Moving forward in time, another example a Bancroft child working in a mill is little Willie Bancroft, the son of John Bancroft ,a stonemason from Cullingworth, near Bradford. At the age of only 8 years, Willie is shown on the 1871 census as a ‘doffer’ in the local mill, a job which entailed changing full bobbins for empty ones on the spinning machines. When the bobbins on the spinning frames were full, the machinery stopped. The doffers would swarm onto the machines and, as quickly as possible, change all the bobbins, after which the machinery would be restarted and the doffers were free to amuse themselves until the next change-over. On the newer and taller frames, the doffers often had to climb to reach the bobbins, which lead to many accidents. Doffing boys were free to do what they liked once they had completed a doffing, as long as they stayed within earshot of the "throstle jobber," who would whistle when they were next needed. They were motivated to do the work as fast as possible, since this gave them as long as possible to play. Between ten and twelve boys could handle a factory with about ten thousand throstle spindles, depending on the amount of yarn being spun.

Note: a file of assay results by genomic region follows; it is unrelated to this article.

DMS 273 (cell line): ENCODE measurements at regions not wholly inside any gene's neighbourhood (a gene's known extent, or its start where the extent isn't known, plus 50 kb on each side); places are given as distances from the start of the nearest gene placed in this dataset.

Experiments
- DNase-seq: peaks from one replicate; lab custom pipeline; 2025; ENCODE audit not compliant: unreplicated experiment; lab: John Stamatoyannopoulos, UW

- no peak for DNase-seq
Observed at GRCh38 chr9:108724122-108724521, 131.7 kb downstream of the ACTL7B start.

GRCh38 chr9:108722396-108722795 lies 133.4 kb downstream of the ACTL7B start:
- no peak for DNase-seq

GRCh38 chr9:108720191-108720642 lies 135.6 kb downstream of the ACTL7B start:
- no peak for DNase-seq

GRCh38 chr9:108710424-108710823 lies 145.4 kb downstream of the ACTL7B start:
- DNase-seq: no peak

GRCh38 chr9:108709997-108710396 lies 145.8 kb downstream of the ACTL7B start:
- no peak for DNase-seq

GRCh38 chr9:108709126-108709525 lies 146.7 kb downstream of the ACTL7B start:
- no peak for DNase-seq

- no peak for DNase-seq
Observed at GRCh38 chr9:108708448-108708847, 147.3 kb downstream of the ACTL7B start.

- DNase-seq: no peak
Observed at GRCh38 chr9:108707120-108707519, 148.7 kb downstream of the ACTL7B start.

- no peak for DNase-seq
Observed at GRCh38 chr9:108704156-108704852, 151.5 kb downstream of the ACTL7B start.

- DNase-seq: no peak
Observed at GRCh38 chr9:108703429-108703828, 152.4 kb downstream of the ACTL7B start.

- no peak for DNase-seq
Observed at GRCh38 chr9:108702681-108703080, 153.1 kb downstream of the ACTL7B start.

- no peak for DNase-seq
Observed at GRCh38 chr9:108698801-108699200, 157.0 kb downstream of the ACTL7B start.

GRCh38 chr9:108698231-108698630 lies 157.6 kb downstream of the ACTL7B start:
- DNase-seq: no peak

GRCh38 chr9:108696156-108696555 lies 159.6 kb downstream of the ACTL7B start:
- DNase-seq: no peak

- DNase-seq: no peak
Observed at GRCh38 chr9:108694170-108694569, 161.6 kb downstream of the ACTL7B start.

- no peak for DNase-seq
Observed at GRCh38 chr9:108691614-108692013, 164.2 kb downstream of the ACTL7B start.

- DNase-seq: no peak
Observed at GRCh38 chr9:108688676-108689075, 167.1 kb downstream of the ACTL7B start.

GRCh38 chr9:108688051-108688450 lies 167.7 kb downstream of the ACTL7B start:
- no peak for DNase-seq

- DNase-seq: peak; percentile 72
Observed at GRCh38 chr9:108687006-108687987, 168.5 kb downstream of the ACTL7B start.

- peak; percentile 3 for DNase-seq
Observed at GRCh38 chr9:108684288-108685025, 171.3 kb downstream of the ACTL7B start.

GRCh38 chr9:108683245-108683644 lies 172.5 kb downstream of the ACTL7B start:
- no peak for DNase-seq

To bring this sad story forward in time to the beginning of the 1900’s, here is an extract from a book written by Tom Bancroft O.B.E.  [1897-1985] where he related his memories about working half-days in the local mill in the early 1900’s, and although by today’s standards this may seems harsh, it is nothing like the hell that children were enduring 70-80 years previously, and shows just how far things had improved due to changes in legislation.